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Tuesday, June 04, 2013

Hawaii by Mark Panek: Book Review by Don Wallace

Panek Point

Book Rips Cover Off Hawai‘i!


Calling this big fat novel Hawaii was bound to raise eyebrows. Hey, come run to the schoolyard to watch Mark Panek throw down! Pow! Right in the kisser of that other big fat novel named Hawaii, by whatsisname, the one everyone loves to put down (not literary! not local! haole! old fut!) that for better or worse (worse!) became the siren call for mainland millions to take a jumbo jet to Waikiki.

The author of two well-regarded books about sumo, Panek (not local! haole! but young! ana’UH-Hilo’professa!) shoulders his way into the ring, throwing a handful of salt over his shoulder. I edged forward in my seat. This was going to be good.

Now, James Michener’s Hawaii was not a bad book, as general midlist fiction goes–it just happened to be clumsy and patronizing and earnest. Its best moment, on the bestseller Richter Scale, was to introduce the good-sex-will-get-you-killed trope–mainland girl does it with beach boy and then they’re both nailed by a tsunami. The same trick later opens Jaws and serves as a plotline for later entire film franchises (Scary Movie!).

Panek’s sex is by hot young Japanese American professional women, in K-bars with gangsta Hawaiians and Samoans, last flings before joining “…the same I-married-a-dentist-or-attorney world where many of them were headed, cashing in on that flesh right around age 28 while it was still worth something in the Ewa Plantation Villages homeowner-and-two-kids-at-‘Iolani range.” Yes, he writes sentences like that–lots of them, all honed sharp as a Chinatown duck-shop butcher’s knife. Bam-bam-bam! He nails everyone. (Equal opportunity!)

Panek’s tsunami is money, development money. His theme is the utter corruption and democratic paralysis of Hawaii as the Great Wave finally sweeps away all objection and resistance to paving the island with second homes polka-dotted with casinos. This is not some half-hearted Occupy diatribe: His research and detail, and its delivery (important! gotta keep eyeballs on the page!), is entertaining and forceful. I kept slapping the book down and shaking my head.

The peak, literally, of the author’s vision comes when a young Japanese American fixer is taken to a private overlook, soon to be developed by an under-the-table partnership between what is obviously Turtle Bay and Envision Laie, and sees the future before him: a vast carpet of Mormon spec homes, intended for white retirees from Utah and Pacific Islander converts, one pure voting block, like the settlements that Orthodox Jews are erecting on the West Bank right now to force the Palestinians off their land permanently. Is young Sean dismayed? No. He’s panicked that he can’t get bars on his cell so he can call to make sure the deal goes down.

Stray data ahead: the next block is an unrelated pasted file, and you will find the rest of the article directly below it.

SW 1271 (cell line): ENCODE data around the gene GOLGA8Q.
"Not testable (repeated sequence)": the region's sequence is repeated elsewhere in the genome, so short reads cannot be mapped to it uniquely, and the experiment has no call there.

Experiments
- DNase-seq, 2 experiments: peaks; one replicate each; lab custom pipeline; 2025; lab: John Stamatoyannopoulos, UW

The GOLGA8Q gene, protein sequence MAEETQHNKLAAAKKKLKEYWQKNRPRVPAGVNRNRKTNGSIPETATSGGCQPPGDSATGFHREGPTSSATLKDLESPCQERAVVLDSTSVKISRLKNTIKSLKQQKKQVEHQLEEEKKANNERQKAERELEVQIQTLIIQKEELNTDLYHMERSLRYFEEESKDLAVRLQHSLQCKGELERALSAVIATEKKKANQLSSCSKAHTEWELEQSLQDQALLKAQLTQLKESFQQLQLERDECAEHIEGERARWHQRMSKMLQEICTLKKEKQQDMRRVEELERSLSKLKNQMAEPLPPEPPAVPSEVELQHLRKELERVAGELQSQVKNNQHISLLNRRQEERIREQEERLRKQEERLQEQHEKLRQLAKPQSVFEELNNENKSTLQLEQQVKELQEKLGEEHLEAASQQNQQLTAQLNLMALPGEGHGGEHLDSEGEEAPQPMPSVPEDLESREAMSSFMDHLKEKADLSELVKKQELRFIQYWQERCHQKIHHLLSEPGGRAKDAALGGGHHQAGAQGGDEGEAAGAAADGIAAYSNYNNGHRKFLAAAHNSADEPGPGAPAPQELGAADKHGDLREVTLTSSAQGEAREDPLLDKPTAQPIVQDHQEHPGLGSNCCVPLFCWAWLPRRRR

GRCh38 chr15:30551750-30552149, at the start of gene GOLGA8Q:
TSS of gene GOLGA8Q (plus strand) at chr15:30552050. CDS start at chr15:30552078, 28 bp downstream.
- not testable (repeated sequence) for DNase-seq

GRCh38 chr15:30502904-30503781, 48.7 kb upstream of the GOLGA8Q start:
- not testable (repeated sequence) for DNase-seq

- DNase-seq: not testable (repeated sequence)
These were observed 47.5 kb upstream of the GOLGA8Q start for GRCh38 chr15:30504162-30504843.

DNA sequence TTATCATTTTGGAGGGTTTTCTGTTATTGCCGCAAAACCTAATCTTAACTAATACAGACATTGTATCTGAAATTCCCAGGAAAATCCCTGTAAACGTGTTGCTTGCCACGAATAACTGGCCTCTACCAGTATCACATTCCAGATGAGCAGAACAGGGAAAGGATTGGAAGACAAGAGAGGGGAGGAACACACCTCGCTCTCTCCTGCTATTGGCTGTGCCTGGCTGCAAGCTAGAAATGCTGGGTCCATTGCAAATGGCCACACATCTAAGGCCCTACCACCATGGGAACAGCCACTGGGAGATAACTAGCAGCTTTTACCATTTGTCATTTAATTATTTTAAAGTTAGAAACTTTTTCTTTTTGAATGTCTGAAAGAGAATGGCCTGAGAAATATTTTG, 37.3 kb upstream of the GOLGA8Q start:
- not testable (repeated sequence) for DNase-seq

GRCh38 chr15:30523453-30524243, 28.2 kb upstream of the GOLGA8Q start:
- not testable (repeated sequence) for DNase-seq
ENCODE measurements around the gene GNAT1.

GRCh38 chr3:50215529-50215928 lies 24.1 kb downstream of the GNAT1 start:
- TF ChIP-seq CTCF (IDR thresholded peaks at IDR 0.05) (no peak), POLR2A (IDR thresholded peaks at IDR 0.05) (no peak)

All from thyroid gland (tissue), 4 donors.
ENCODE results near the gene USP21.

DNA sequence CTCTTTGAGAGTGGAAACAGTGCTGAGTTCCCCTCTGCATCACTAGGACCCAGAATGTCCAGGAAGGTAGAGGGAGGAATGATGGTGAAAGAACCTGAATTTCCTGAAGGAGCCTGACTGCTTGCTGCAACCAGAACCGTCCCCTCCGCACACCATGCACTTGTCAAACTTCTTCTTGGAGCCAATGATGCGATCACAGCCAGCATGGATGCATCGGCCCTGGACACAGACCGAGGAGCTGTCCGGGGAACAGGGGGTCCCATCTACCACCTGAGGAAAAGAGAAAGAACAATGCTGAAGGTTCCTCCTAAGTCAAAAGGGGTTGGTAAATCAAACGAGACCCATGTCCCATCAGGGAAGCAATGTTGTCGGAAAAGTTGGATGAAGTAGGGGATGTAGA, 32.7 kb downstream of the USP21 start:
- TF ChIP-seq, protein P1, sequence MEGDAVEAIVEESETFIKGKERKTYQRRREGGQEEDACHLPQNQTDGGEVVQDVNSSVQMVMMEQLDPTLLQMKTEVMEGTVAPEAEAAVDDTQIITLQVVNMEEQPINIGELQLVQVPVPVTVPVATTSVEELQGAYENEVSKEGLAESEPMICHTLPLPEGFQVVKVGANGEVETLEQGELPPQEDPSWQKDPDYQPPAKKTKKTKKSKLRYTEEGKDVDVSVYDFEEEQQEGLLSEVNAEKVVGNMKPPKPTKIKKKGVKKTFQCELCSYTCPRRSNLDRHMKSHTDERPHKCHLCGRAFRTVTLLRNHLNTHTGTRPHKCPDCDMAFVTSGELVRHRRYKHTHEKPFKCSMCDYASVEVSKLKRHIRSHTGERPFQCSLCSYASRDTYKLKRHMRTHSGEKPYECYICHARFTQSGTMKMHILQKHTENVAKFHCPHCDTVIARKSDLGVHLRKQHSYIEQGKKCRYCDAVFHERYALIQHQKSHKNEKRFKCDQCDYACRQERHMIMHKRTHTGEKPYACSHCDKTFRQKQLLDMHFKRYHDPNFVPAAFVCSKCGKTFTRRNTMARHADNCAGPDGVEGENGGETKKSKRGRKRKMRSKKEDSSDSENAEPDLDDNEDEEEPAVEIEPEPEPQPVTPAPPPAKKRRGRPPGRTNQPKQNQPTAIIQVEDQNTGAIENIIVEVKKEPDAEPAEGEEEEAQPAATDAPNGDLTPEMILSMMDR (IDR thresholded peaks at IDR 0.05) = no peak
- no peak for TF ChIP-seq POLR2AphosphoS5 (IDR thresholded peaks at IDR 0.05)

Now, about those parentheses and exclamation marks. As Panek declares in his intro, he’s proud to belong to the Tom Wolfe school of meticulously researched (deep tissue! no happy ending!) realistic fiction, and his details and characters (true to life! roman a clef!) are what gives Hawaii its heft and its aura of telling the One Forreal No-B.S. Truth. So am I saying this is our Bonfire of the Vanities? Yes.

But Panek also adopts Wolfe’s typographical tics. Be forewarned. There will be “Whrrr! whirr! whirr! whrrr! A-h! a-h! a-h! a-h! Ooooh-wEE! ooh-wEE! ooh-wEE!” which is a representation of the mental gear-shifting of a Professional Academic Hawaiian, Makana, as he sits in another department meeting, thinking how UH was ruined when it was “. . . overrun by California carpetbaggers who immediately added layer upon layer of administration positions for their carpetbagging friends.” That’s not Makana’s problem, though. He’s witnessed a murder, a Hawaiian-on-Samoan gang hit, payback for the book’s boldest stroke and opening gambit: the throwing of UH football games by a star player (with the coaches looking daoddaway!) which results in the heavy-betting Senate president getting in deep to the Samoan mob, which . . .

Do I need to say more? Get this book. Read it if you care at all about what really goes on in those Legislature back rooms, in the bedrooms of hot young Japanese Americans (Hello Kitty figurines! porn star moves!), in the Native Hawaiian and anti-development councils. Get it before the post-Inouye island power players figure out a way to ban it.

Mark Panek
Lo’ihi Press, 2013
Softcover, 551 pages, $16.95

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